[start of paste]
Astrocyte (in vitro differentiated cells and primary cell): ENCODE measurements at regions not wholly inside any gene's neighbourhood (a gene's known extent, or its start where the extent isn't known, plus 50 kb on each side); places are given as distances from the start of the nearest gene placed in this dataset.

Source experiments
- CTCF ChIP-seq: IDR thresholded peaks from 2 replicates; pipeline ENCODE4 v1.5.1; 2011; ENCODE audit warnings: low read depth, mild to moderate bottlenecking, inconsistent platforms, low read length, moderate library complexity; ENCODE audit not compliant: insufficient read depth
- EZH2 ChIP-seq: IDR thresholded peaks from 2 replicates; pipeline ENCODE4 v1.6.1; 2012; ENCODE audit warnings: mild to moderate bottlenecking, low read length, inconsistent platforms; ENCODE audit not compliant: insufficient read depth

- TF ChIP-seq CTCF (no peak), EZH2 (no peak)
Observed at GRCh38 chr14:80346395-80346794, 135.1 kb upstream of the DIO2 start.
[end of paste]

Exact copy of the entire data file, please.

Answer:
Astrocyte (in vitro differentiated cells and primary cell): ENCODE measurements at regions not wholly inside any gene's neighbourhood (a gene's known extent, or its start where the extent isn't known, plus 50 kb on each side); places are given as distances from the start of the nearest gene placed in this dataset.

Source experiments
- CTCF ChIP-seq: IDR thresholded peaks from 2 replicates; pipeline ENCODE4 v1.5.1; 2011; ENCODE audit warnings: low read depth, mild to moderate bottlenecking, inconsistent platforms, low read length, moderate library complexity; ENCODE audit not compliant: insufficient read depth
- EZH2 ChIP-seq: IDR thresholded peaks from 2 replicates; pipeline ENCODE4 v1.6.1; 2012; ENCODE audit warnings: mild to moderate bottlenecking, low read length, inconsistent platforms; ENCODE audit not compliant: insufficient read depth

- TF ChIP-seq CTCF (no peak), EZH2 (no peak)
Observed at GRCh38 chr14:80346395-80346794, 135.1 kb upstream of the DIO2 start.